Eating foie gras on a beach is weird. Not bad weird, more out-of-context weird, like when you see your local barista at the supermarket and can't place them. It's how I feel during my trip to Noumea, New Caledonia's capital. I can't shake the cognitive dissonance between sunbaking on white-sand beaches and eating rich French food. Talk about first world problems.
The French influence began when the country annexed New Caledonia in 1853. About a decade later the cluster of Melanesian islands became a penal colony and since 1946 it's been a French Overseas Territory. The indigenous Kanak people were here first – more than 3000 years ago. Like the islands' inhabitants, the food is culturally diverse.
Tropical fruit, vegetables and seafood are abundant, but the metallic soil isn't conducive to everything (nickel is what initially boosted the country's economy), spurring importation of French wine and cheese and delicacies such as caviar, foie gras and truffles. There's also a small Chinatown and Vietnamese convenience stores. Noumea has a reputation for expensive and average food, but if you know where to go, it can be fresh, affordable and atmospheric. Here's how to do it.
Pack a beach picnic
Make a beeline for Chez Alexandre by Gastronomie Import, a small shop selling terrines, pâtés, black truffles and French cheese. Splurge on a couple of items then fill a basket at one of the fabulous French supermarkets. Casino Port Plaisance's deli is especially good. Buy a corkscrew and pick up French wine at Pavillon des Vins, Maison Ballande or Vinotheque. Amedee and Duck Islands (40 or five minutes on a ferry respectively) are the best sandy picnic spots.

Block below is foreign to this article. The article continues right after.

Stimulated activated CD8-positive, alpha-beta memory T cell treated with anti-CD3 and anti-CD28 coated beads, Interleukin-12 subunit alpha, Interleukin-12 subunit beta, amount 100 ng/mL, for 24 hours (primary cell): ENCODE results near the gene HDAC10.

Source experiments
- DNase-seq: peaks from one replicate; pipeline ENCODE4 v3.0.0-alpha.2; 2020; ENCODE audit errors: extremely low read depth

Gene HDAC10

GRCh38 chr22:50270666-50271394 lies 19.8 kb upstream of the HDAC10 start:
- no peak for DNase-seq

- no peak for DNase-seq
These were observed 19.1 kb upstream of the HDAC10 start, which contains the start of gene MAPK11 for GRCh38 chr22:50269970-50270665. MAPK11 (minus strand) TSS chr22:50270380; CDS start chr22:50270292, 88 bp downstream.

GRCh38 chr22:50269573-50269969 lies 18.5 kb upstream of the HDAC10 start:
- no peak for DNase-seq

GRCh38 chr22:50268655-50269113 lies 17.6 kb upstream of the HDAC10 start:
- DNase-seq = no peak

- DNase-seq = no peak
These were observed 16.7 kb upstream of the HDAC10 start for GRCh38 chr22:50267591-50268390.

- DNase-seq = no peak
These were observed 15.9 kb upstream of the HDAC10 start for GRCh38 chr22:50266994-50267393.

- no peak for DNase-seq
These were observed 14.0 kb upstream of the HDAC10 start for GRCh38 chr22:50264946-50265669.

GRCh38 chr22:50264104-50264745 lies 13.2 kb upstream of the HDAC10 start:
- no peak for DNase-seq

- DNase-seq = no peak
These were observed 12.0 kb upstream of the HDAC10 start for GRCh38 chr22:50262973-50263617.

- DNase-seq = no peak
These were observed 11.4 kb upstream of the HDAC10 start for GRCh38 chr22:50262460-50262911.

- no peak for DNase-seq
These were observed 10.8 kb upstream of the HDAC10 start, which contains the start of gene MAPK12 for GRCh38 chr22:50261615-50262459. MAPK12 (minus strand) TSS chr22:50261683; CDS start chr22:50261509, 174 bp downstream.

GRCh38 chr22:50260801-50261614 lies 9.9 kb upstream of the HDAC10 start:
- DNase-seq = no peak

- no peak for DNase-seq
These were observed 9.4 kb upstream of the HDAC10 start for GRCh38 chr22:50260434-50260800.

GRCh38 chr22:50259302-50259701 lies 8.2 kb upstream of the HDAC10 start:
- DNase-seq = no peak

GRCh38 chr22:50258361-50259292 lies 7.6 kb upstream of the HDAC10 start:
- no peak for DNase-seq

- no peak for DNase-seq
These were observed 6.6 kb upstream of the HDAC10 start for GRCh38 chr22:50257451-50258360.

Visit a food festival
New Caledonia has a food festival every month. From a giant omelette festival in April through to others celebrating coffee, avocados, cheese and beef (complete with a rodeo), it's worth checking the calendar when planning your trip.
Head to grocery stores for a taste of multicultural influence. At Vietnamese grocers (try Chez Florence), you'll find generous portions of tuna tartare for less than $A10; Vietnamese spring rolls (called nems) and rice paper rolls; a gelatinous dessert made from cassava flour, coconut and either pumpkin or banana called poe; and my pick for a foodie souvenir, achard, a French-Melanesian confit pickle (vegetables or seafood) that goes criminally well with pâté.
Outside your comfort zone
For regional delicacies, fly or ferry (25 minutes versus 2.5 hours) from Noumea to the Isle of Pines. Eat the elongated snails available at most restaurants, escargots de l'Ile des Pins, and keep an eye out for civet de roussette, a lesser-known delicacy of fruit bat stew. You won't find it in restaurants – it's illegal to sell it – but on Sundays in April when the bats are not nursing, locals are allowed to hunt the otherwise protected mammals. The Kanaks prefer cooking them fur on, while in Noumea you're more likely to see bats on the rotisserie.